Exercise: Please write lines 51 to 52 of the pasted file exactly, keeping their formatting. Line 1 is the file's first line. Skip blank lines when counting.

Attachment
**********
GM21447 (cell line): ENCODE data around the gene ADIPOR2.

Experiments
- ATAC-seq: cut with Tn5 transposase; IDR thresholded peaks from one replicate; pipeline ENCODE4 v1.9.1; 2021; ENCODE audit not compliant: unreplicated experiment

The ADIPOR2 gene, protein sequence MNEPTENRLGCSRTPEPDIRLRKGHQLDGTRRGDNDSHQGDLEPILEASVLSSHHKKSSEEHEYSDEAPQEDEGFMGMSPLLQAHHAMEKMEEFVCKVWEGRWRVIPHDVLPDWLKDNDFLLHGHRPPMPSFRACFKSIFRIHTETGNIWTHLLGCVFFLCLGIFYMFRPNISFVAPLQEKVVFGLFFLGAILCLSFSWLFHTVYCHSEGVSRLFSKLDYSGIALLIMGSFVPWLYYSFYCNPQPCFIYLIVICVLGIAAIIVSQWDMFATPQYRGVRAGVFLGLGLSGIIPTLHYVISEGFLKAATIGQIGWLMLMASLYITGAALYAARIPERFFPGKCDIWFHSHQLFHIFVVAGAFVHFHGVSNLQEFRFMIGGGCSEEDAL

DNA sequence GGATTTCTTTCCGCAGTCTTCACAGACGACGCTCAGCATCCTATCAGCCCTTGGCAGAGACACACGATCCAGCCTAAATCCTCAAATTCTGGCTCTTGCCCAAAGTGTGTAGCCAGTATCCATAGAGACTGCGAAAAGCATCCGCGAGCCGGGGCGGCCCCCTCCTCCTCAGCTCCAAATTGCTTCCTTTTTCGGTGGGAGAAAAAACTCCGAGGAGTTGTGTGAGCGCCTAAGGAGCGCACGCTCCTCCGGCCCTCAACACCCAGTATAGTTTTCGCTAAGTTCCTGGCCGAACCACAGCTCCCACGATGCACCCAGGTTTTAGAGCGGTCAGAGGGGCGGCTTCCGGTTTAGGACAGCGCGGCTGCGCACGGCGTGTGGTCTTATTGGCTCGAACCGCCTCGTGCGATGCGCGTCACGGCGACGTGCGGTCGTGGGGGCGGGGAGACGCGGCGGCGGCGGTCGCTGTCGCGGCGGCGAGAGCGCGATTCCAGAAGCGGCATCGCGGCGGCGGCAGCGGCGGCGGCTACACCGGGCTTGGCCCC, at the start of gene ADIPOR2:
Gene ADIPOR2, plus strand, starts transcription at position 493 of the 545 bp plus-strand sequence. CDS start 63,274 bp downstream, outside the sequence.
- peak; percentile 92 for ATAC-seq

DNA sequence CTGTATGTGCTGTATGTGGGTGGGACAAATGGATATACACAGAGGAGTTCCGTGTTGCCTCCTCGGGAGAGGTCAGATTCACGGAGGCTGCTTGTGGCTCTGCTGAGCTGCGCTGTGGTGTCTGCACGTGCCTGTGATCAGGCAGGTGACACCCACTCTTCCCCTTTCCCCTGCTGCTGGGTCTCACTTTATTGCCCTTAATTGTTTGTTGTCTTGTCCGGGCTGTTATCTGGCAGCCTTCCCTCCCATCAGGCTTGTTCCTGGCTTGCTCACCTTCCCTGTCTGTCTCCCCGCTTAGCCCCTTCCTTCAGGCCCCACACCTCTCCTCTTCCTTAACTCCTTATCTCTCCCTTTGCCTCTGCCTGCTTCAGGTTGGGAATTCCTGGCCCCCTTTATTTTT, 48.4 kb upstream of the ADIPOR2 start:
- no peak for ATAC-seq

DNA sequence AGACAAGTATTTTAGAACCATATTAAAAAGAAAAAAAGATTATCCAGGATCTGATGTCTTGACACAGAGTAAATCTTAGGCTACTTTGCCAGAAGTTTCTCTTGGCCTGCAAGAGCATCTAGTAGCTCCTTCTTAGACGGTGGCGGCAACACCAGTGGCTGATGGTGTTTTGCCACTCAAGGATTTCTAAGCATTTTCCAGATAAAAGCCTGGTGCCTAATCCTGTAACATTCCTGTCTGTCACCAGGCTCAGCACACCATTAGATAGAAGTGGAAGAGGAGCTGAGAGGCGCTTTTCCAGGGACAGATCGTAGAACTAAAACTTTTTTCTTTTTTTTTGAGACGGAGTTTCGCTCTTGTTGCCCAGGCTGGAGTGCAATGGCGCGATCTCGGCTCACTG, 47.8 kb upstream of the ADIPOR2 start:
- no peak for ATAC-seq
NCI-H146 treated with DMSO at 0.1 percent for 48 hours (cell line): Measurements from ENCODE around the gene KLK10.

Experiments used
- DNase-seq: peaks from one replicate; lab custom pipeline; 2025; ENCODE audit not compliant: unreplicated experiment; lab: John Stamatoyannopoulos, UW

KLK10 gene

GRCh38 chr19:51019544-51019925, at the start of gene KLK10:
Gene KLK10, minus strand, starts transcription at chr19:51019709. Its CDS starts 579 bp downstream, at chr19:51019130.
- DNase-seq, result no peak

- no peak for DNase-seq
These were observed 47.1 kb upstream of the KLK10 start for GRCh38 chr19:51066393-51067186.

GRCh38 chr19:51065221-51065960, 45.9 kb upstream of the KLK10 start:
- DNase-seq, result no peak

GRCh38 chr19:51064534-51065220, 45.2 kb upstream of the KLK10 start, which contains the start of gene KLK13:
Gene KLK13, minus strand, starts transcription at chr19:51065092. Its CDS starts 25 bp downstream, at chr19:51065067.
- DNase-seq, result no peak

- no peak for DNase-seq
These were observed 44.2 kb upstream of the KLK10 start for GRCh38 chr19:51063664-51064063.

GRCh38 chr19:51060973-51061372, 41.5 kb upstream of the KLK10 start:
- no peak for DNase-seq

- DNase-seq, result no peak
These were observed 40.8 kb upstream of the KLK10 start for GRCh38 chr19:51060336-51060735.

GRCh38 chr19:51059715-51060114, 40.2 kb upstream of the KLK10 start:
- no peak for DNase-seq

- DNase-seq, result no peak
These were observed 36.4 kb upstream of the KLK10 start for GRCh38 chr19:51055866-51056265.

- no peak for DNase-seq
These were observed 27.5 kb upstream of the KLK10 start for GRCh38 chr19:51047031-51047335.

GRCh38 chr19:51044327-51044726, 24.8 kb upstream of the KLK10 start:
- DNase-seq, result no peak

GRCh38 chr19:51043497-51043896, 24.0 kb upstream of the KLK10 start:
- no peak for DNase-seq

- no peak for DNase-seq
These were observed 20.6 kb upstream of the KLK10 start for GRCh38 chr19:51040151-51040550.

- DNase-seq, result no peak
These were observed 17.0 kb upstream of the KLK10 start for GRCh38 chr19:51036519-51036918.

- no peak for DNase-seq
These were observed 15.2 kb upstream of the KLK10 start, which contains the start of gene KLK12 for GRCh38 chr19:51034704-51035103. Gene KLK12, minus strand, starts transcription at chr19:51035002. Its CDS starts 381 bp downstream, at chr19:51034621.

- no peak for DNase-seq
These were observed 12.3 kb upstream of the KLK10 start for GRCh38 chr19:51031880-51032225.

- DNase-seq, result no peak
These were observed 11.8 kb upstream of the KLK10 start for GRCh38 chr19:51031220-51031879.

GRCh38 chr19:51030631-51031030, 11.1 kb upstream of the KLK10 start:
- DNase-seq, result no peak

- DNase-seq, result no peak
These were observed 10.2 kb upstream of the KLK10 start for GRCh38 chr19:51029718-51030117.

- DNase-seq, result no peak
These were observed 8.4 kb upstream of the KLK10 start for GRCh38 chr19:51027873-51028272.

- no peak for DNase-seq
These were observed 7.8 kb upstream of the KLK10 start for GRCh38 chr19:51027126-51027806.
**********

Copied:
These were observed 11.8 kb upstream of the KLK10 start for GRCh38 chr19:51031220-51031879.

GRCh38 chr19:51030631-51031030, 11.1 kb upstream of the KLK10 start: